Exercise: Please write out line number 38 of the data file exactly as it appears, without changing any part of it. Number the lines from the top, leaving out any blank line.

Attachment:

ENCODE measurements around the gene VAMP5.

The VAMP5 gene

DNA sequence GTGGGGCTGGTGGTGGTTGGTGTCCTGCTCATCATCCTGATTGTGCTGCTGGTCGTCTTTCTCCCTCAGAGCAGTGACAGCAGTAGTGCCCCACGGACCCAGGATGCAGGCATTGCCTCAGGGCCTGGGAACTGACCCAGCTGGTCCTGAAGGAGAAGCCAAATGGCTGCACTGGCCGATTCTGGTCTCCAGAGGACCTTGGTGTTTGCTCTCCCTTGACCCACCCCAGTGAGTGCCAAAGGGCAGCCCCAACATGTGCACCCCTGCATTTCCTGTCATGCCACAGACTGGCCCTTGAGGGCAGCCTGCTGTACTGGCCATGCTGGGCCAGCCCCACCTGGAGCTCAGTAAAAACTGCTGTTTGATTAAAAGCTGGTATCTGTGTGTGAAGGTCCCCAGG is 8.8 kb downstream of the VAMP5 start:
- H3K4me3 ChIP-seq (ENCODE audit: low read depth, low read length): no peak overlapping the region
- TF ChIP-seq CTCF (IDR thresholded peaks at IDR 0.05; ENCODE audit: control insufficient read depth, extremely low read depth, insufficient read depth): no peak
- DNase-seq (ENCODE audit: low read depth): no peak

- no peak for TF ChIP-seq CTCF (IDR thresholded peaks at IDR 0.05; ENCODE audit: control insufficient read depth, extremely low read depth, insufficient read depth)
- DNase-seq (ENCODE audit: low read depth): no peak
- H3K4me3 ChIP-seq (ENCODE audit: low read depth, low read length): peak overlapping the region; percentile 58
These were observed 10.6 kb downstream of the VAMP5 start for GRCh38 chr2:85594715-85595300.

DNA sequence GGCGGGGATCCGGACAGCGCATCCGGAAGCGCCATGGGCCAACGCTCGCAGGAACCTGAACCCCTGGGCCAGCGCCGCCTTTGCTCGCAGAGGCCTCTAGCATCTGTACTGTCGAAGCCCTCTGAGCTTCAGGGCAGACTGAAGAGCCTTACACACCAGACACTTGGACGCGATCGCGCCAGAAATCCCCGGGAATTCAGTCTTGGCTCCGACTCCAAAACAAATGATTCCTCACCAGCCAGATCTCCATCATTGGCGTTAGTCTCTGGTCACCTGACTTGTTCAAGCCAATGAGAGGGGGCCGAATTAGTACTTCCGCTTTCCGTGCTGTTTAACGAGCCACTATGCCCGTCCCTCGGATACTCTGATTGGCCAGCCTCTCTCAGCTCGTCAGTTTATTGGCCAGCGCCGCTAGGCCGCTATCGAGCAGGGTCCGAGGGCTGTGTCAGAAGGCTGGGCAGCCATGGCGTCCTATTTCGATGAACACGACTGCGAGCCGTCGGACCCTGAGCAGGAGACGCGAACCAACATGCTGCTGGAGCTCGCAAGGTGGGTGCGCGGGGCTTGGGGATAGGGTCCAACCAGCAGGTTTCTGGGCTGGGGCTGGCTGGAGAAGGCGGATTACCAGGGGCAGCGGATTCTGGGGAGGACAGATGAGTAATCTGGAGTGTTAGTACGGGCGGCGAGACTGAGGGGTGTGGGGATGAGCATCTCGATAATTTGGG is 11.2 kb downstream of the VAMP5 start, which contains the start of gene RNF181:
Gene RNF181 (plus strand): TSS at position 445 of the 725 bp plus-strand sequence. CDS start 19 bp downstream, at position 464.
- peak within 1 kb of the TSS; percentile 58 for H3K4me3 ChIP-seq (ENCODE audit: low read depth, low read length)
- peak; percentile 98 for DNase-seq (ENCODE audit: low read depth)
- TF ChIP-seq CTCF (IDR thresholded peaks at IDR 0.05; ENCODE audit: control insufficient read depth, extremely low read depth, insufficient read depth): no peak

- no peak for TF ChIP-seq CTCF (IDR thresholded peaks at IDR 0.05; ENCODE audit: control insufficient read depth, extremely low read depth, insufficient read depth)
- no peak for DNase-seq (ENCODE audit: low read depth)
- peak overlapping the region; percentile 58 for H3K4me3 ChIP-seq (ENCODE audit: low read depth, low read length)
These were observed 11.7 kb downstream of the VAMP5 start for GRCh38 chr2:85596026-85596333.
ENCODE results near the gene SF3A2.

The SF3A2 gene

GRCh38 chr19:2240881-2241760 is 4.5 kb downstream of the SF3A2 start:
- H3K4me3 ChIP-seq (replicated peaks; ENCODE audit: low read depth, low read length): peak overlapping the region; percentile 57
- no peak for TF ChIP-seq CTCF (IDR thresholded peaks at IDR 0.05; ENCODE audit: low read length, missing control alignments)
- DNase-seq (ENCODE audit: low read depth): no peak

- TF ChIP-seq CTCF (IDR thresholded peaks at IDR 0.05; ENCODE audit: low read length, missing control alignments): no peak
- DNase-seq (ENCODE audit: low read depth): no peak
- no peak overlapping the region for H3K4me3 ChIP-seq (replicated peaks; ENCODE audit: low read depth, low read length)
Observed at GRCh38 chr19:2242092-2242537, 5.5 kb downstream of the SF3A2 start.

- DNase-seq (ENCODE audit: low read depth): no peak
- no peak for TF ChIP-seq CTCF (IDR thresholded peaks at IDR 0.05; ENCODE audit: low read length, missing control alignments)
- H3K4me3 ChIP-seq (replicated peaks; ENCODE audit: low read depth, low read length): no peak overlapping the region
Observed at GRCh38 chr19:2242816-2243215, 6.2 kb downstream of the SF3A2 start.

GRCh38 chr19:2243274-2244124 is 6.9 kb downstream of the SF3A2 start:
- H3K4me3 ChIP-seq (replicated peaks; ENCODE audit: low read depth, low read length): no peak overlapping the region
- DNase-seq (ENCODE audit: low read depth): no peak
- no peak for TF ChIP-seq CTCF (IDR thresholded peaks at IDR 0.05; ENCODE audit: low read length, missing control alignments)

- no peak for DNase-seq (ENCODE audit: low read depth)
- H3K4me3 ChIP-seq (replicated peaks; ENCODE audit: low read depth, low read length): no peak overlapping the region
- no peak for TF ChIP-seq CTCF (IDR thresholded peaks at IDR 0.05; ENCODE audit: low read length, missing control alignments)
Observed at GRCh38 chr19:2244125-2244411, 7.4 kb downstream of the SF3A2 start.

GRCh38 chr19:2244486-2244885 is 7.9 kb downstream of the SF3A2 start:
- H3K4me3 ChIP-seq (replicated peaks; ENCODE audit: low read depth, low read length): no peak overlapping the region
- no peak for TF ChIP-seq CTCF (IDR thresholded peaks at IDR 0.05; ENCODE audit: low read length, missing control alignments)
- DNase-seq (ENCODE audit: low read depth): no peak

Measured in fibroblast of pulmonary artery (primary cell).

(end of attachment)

- no peak for DNase-seq (ENCODE audit: low read depth)